street foods in italy

Cannoli

Cannoli, which originated from Palermo on the island of Sicily, is one of the most classic desserts in the country. This is fried pastry dough in shaped of a tube. It has a creamy filling of sweet ricotta, normally with chocolate chips mixed in. Cannoli is finished off with a sweet cherry on one end and an orange peel on the other. Today, you can easily find this sweet treat all over the country, but Sicily is the best place to get it. Make sure to have a napkin on hand as this is one of the messiest street foods you can eat in the country.

street foods in italy

Porchetta Romana

Normally heavily salted and filled with rosemary, garlic, and other herbs, porchetta is a cut of moist roast pork that’s normally served from a van. Though this street food is easily found on many streets in the country, it originated in a province of Rome named Ariccia, hence the name. You can buy it by the kilo which you can store in your fridge for a good sandwich!

street foods in italy

Tigelle

Tigelle is a crossbreed of a pancake and an English muffin and could be split open and filled with delicious fillings. The tigelle is crispy on the outside and warm and soft on the inside. This is a type of bread that is known to be a traditional food product in the country. Today, this is a typical part of a traditional meal from brassieres of Bologna and Modena, but of course, normally seen in many other streets in the country.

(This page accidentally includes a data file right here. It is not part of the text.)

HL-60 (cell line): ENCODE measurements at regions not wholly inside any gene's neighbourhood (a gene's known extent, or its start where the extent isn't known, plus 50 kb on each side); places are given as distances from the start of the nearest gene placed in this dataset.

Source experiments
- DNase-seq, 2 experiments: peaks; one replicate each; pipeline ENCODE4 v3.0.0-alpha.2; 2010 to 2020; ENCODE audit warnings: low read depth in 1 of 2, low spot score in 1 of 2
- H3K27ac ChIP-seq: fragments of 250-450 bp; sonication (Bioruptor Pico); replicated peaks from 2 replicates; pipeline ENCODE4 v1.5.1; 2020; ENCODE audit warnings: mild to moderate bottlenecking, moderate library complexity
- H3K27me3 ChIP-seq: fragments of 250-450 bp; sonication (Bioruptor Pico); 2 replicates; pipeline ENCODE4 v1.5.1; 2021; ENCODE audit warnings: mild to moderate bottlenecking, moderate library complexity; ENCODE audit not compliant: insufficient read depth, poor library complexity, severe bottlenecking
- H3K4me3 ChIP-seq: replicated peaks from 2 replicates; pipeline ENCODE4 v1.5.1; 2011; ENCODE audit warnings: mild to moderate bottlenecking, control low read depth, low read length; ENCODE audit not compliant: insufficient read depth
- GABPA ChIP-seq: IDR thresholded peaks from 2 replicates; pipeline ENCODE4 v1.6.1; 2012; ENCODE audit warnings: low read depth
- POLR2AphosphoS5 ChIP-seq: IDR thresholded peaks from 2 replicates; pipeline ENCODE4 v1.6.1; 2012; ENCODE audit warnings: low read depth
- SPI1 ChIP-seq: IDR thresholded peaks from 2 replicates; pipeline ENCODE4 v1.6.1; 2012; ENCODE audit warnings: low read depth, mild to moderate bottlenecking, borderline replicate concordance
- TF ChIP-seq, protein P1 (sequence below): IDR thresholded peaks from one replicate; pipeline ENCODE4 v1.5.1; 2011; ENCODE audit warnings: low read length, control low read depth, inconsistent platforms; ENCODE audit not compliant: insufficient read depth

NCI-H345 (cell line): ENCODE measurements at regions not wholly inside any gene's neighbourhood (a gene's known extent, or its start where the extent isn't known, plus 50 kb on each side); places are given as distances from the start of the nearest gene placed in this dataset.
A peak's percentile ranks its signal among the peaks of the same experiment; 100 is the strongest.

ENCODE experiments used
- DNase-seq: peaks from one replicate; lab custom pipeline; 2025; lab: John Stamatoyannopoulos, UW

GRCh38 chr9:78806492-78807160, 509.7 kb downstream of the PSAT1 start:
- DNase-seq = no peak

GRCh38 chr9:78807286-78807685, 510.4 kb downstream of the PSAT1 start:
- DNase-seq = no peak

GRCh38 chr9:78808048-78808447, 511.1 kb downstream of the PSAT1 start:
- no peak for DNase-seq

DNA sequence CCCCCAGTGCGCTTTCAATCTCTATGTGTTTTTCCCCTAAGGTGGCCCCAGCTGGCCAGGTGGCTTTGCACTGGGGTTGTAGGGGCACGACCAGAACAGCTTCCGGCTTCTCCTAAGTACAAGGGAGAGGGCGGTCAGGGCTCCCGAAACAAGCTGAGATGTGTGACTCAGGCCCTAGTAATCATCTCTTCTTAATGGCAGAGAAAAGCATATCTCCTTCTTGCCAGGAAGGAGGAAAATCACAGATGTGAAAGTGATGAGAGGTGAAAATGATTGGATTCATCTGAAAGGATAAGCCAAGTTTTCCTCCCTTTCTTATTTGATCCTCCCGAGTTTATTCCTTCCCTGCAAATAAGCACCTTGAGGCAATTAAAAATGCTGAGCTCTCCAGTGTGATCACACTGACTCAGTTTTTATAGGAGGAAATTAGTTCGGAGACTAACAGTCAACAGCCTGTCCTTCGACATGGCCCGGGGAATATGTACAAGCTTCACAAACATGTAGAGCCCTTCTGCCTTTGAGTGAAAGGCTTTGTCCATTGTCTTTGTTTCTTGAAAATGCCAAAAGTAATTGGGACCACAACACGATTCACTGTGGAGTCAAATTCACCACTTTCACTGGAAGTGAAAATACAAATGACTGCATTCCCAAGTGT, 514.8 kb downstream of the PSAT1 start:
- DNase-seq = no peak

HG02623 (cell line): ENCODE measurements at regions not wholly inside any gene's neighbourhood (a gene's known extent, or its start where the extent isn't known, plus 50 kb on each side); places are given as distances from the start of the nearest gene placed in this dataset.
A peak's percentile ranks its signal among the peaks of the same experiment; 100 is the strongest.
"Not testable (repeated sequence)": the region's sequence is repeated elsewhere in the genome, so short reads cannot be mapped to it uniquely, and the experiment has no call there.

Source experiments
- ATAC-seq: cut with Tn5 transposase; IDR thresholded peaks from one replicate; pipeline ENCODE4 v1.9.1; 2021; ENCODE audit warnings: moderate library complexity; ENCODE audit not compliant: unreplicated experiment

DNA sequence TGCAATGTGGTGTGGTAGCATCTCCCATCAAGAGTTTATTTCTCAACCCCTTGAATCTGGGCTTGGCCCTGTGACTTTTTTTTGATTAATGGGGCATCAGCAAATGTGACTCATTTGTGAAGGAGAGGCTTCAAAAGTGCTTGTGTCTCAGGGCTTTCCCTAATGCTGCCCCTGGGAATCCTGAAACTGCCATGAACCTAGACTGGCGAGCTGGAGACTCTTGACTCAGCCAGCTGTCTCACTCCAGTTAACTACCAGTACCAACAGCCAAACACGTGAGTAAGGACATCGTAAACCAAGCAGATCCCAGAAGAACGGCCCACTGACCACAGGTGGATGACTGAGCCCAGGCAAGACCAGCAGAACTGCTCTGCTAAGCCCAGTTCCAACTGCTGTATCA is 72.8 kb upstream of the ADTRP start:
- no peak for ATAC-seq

street foods in italy

Cuoppo Napoletano

Originated from Naples, this street food is another deep fried Italian delicacy you shouldn’t miss. Normally placed in a paper code, this variety of different fried-deep seafood offers different flavors that are not easy to get enough of.

 

street foods in italy

Pizza al Taglio

When we hear of the country of Italy, one of the first things we think of is their pizza. But if you want to take pizza to a different level, then this easy food is another thing you shouldn’t miss. Literally translated to ‘pizza by the cut’ in English, pizza al taglio is baked in big rectangular trays and are commonly seen throughout the country, specifically in Rome where it originated.

street foods in italy

Folpetti

Are you a fan of calamari? Then you would love to try folpetti. Originated from Venice, you will find this quick treat in many streets in the country will satisfy your taste buds. This delicacy is salty boiled octopus best eaten with a freshly squeezed lemon juice and a dash of parsley.

No matter if you are traveling with your friends or you are enjoying the benefits of traveling solo, trying out some of the best street foods in Italy is an important part of your overall travel experience. Italian food is more than delicious pasta and pizza, when you open your eyes wide enough while walking on the streets of Italy, then you will surely enjoy your trip even more.

 

Alice Ross is a travel blogger, world adventurer, and life lover. She travels the world at a slow pace immersing herself into that which this wonderful world has to offer. If you want to get more travel tips and advice, head to her website www.fortravelista.com and join her in her adventures to see the world on a budget.